A Python module to compute multidimensional arrays of evaluated functions.
Project description
# PyFunctionBases
A Python module to compute multidimensional arrays of evaluated functions based on Numpy.
Specifically, the module evaluates basis functions on intervals by employing a recursive formula of type
<p align="center">
<img src="https://latex.codecogs.com/gif.latex?f_{n+1}(x)&space;=&space;g(f_n(x),&space;\dots,&space;f_0(x),x)." title="f_{n+1}(x) = g(f_n(x), \dots, f_0(x),x)." />
</p>
This is generalized to the multidimensional case by using a tensor product
<p align="center">
<img src="https://latex.codecogs.com/gif.latex?(x,y)&space;\mapsto&space;f_i(x)f_j(y)" />
</p>
repeatedly on coordinate wise onedimensional function bases. The code is vectorized over the evalution points
<img src="https://latex.codecogs.com/gif.latex?x_m&space;\in&space;\mathbb{R}^{num\_dim},&space;m&space;\in&space;\{1,&space;\dots,&space;num\_samples\}" />
and returns a multidimensional array of shape `(num_samples, degree+1, ..., degree+1)`, where `degree`
is the cardinality of the onedimensional bases omitting a constant function. Currently, the following functions are available:
 Name  Domain 

 [`standard_poly`](https://en.wikipedia.org/wiki/Polynomial)  `[Inf, Inf]`
 [`legendre_poly`](https://en.wikipedia.org/wiki/Legendre_polynomials)  `[1, 1]`
 [`legendre_rational`](https://en.wikipedia.org/wiki/Legendre_rational_functions)  `[0, Inf]`
 [`chebyshev_poly`](https://en.wikipedia.org/wiki/Chebyshev_polynomials#First_kind)  `[1, 1]`
Please make sure that your data lies in these domains, checks will be run if desired.
### Contents
[1. Installation](#installation)
[2. Simple Usage](#simpleusage)
## Installation
Requirements: `pip3 install numpy`
```bash
pip3 install pyfunctionbases
```
## Simple Usage
Now a simple example using standard polynomials is given. By exchanging the name parameter, you can try different functions.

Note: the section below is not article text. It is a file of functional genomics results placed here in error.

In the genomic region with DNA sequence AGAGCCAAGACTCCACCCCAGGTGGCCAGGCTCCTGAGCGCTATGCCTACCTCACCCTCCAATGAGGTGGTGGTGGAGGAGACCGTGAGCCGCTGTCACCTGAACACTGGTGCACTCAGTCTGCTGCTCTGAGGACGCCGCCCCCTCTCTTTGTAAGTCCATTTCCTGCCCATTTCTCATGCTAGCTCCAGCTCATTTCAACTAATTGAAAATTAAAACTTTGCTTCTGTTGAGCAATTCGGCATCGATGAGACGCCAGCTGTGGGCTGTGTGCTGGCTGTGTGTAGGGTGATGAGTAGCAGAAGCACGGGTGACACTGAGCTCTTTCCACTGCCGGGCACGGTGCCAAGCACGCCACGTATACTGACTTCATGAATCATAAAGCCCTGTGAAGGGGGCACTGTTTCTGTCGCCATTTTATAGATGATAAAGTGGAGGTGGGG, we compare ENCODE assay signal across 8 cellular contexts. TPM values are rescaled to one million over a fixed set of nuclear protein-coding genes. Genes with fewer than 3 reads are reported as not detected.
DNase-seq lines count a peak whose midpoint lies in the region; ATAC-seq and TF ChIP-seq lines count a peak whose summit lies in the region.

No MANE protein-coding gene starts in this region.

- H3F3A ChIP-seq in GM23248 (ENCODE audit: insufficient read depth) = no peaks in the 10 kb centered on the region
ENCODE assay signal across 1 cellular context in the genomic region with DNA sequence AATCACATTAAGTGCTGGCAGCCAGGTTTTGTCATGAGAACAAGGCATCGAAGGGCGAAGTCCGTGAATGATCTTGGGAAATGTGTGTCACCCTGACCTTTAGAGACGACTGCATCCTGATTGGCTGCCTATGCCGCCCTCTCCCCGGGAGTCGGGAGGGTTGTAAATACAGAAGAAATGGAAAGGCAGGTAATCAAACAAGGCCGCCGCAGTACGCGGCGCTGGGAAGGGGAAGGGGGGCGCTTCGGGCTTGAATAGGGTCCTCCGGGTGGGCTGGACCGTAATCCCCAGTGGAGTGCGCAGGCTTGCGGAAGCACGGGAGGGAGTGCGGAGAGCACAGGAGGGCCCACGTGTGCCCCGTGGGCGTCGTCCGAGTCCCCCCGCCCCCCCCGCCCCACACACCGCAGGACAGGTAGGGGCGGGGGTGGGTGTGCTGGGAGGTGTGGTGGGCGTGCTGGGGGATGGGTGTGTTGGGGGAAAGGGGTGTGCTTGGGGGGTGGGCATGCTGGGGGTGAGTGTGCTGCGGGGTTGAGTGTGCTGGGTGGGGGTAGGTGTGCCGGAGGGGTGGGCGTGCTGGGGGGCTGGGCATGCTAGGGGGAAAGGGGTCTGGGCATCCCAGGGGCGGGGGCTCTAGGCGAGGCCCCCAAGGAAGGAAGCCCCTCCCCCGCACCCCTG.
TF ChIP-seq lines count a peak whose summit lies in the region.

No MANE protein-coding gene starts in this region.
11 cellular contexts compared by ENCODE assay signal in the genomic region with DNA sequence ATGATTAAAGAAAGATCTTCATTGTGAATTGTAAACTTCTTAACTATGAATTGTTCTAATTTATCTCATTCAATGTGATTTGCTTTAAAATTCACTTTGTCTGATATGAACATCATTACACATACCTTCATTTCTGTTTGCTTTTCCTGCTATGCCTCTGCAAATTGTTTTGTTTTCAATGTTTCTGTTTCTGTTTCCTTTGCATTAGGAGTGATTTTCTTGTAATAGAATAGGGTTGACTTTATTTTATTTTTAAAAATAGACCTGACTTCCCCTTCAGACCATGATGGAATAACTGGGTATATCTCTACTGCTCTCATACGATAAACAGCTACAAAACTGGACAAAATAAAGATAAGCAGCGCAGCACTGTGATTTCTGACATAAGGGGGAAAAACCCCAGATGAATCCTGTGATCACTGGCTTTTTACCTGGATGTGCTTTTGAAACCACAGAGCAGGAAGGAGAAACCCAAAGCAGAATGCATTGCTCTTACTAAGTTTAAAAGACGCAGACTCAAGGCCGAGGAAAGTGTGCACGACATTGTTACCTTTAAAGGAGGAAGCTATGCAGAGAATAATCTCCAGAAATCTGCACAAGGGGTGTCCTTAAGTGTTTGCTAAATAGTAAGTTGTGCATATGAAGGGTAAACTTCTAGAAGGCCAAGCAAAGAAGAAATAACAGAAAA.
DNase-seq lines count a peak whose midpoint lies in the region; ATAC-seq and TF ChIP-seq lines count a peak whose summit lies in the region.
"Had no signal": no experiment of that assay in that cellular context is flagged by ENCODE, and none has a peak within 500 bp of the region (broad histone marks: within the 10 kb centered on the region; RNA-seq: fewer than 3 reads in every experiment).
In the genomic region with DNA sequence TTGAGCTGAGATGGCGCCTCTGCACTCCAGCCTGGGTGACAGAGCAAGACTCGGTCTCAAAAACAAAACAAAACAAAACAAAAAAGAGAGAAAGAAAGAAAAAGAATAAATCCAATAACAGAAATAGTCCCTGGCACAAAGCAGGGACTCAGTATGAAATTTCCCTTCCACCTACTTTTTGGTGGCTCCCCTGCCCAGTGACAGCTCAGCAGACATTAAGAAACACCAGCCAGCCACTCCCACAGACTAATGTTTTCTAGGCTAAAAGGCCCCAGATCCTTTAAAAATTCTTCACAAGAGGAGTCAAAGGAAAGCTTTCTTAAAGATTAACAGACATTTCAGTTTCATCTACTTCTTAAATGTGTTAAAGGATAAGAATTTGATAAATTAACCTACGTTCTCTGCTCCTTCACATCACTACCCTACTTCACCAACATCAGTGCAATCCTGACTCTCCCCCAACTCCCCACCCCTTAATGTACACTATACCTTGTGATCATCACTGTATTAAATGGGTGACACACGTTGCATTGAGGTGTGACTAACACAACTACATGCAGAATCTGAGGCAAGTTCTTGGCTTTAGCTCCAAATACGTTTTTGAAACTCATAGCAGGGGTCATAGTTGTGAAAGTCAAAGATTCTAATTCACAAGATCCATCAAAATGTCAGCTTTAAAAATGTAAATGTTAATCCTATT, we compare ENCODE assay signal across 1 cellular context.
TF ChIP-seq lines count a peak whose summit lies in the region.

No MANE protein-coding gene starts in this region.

```python
from pyfunctionbases import RecursiveExpansion
import numpy as np
# create some data to evaluate basis functions on<
num_samples = 1000
num_dim = 2
x = np.random.uniform(low=0.0, high=1.0, size=(num_samples, num_dim))
# create an expansion object where name can be any
# function name, that is in the table below
degree = 10
name = 'standard_poly'
expn = RecursiveExpansion(degree, recf=name)
# evaluate the function, result is of shape (num_samples, degree+1, degree+1)
f_ij = expn.execute(x, check=True)
# flatten the result if needed
f_k = f_ij.reshape(num_samples,(degree+1)**num_dim)
```
A Python module to compute multidimensional arrays of evaluated functions based on Numpy.
Specifically, the module evaluates basis functions on intervals by employing a recursive formula of type
<p align="center">
<img src="https://latex.codecogs.com/gif.latex?f_{n+1}(x)&space;=&space;g(f_n(x),&space;\dots,&space;f_0(x),x)." title="f_{n+1}(x) = g(f_n(x), \dots, f_0(x),x)." />
</p>
This is generalized to the multidimensional case by using a tensor product
<p align="center">
<img src="https://latex.codecogs.com/gif.latex?(x,y)&space;\mapsto&space;f_i(x)f_j(y)" />
</p>
repeatedly on coordinate wise onedimensional function bases. The code is vectorized over the evalution points
<img src="https://latex.codecogs.com/gif.latex?x_m&space;\in&space;\mathbb{R}^{num\_dim},&space;m&space;\in&space;\{1,&space;\dots,&space;num\_samples\}" />
and returns a multidimensional array of shape `(num_samples, degree+1, ..., degree+1)`, where `degree`
is the cardinality of the onedimensional bases omitting a constant function. Currently, the following functions are available:
 Name  Domain 

 [`standard_poly`](https://en.wikipedia.org/wiki/Polynomial)  `[Inf, Inf]`
 [`legendre_poly`](https://en.wikipedia.org/wiki/Legendre_polynomials)  `[1, 1]`
 [`legendre_rational`](https://en.wikipedia.org/wiki/Legendre_rational_functions)  `[0, Inf]`
 [`chebyshev_poly`](https://en.wikipedia.org/wiki/Chebyshev_polynomials#First_kind)  `[1, 1]`
Please make sure that your data lies in these domains, checks will be run if desired.
### Contents
[1. Installation](#installation)
[2. Simple Usage](#simpleusage)
## Installation
Requirements: `pip3 install numpy`
```bash
pip3 install pyfunctionbases
```
## Simple Usage
Now a simple example using standard polynomials is given. By exchanging the name parameter, you can try different functions.
```python
from pyfunctionbases import RecursiveExpansion
import numpy as np
# create some data to evaluate basis functions on<
num_samples = 1000
num_dim = 2
x = np.random.uniform(low=0.0, high=1.0, size=(num_samples, num_dim))
# create an expansion object where name can be any
# function name, that is in the table below
degree = 10
name = 'standard_poly'
expn = RecursiveExpansion(degree, recf=name)
# evaluate the function, result is of shape (num_samples, degree+1, degree+1)
f_ij = expn.execute(x, check=True)
# flatten the result if needed
f_k = f_ij.reshape(num_samples,(degree+1)**num_dim)
```
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